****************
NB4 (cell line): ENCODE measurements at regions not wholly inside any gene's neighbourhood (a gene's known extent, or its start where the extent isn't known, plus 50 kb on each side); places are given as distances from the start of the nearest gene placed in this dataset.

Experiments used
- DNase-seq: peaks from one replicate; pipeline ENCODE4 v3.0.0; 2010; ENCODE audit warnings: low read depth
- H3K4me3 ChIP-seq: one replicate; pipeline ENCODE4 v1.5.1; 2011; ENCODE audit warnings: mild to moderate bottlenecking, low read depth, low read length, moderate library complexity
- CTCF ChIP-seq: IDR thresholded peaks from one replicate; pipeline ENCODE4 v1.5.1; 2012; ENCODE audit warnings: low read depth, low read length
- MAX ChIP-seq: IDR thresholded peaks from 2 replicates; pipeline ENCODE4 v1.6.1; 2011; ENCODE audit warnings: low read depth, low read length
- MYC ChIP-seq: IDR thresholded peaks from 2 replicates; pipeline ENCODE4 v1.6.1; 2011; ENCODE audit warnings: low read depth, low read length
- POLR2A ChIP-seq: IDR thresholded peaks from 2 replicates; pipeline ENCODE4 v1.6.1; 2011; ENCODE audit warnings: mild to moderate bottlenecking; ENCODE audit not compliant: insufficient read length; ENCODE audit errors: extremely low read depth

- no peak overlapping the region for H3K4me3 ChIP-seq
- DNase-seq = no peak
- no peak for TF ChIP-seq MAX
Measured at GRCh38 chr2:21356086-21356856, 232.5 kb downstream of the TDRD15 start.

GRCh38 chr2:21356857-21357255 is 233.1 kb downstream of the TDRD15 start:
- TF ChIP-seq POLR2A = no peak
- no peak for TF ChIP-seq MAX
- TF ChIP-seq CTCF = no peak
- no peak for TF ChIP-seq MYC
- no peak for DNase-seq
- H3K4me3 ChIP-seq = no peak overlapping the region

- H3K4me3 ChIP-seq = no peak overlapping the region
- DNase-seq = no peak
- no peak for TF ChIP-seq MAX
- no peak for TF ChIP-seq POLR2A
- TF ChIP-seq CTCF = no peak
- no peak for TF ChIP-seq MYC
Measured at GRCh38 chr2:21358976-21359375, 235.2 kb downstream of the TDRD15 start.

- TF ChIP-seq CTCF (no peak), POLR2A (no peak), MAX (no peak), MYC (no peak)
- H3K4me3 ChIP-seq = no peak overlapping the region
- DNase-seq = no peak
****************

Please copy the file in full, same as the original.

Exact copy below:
NB4 (cell line): ENCODE measurements at regions not wholly inside any gene's neighbourhood (a gene's known extent, or its start where the extent isn't known, plus 50 kb on each side); places are given as distances from the start of the nearest gene placed in this dataset.

Experiments used
- DNase-seq: peaks from one replicate; pipeline ENCODE4 v3.0.0; 2010; ENCODE audit warnings: low read depth
- H3K4me3 ChIP-seq: one replicate; pipeline ENCODE4 v1.5.1; 2011; ENCODE audit warnings: mild to moderate bottlenecking, low read depth, low read length, moderate library complexity
- CTCF ChIP-seq: IDR thresholded peaks from one replicate; pipeline ENCODE4 v1.5.1; 2012; ENCODE audit warnings: low read depth, low read length
- MAX ChIP-seq: IDR thresholded peaks from 2 replicates; pipeline ENCODE4 v1.6.1; 2011; ENCODE audit warnings: low read depth, low read length
- MYC ChIP-seq: IDR thresholded peaks from 2 replicates; pipeline ENCODE4 v1.6.1; 2011; ENCODE audit warnings: low read depth, low read length
- POLR2A ChIP-seq: IDR thresholded peaks from 2 replicates; pipeline ENCODE4 v1.6.1; 2011; ENCODE audit warnings: mild to moderate bottlenecking; ENCODE audit not compliant: insufficient read length; ENCODE audit errors: extremely low read depth

- no peak overlapping the region for H3K4me3 ChIP-seq
- DNase-seq = no peak
- no peak for TF ChIP-seq MAX
Measured at GRCh38 chr2:21356086-21356856, 232.5 kb downstream of the TDRD15 start.

GRCh38 chr2:21356857-21357255 is 233.1 kb downstream of the TDRD15 start:
- TF ChIP-seq POLR2A = no peak
- no peak for TF ChIP-seq MAX
- TF ChIP-seq CTCF = no peak
- no peak for TF ChIP-seq MYC
- no peak for DNase-seq
- H3K4me3 ChIP-seq = no peak overlapping the region

- H3K4me3 ChIP-seq = no peak overlapping the region
- DNase-seq = no peak
- no peak for TF ChIP-seq MAX
- no peak for TF ChIP-seq POLR2A
- TF ChIP-seq CTCF = no peak
- no peak for TF ChIP-seq MYC
Measured at GRCh38 chr2:21358976-21359375, 235.2 kb downstream of the TDRD15 start.

- TF ChIP-seq CTCF (no peak), POLR2A (no peak), MAX (no peak), MYC (no peak)
- H3K4me3 ChIP-seq = no peak overlapping the region
- DNase-seq = no peak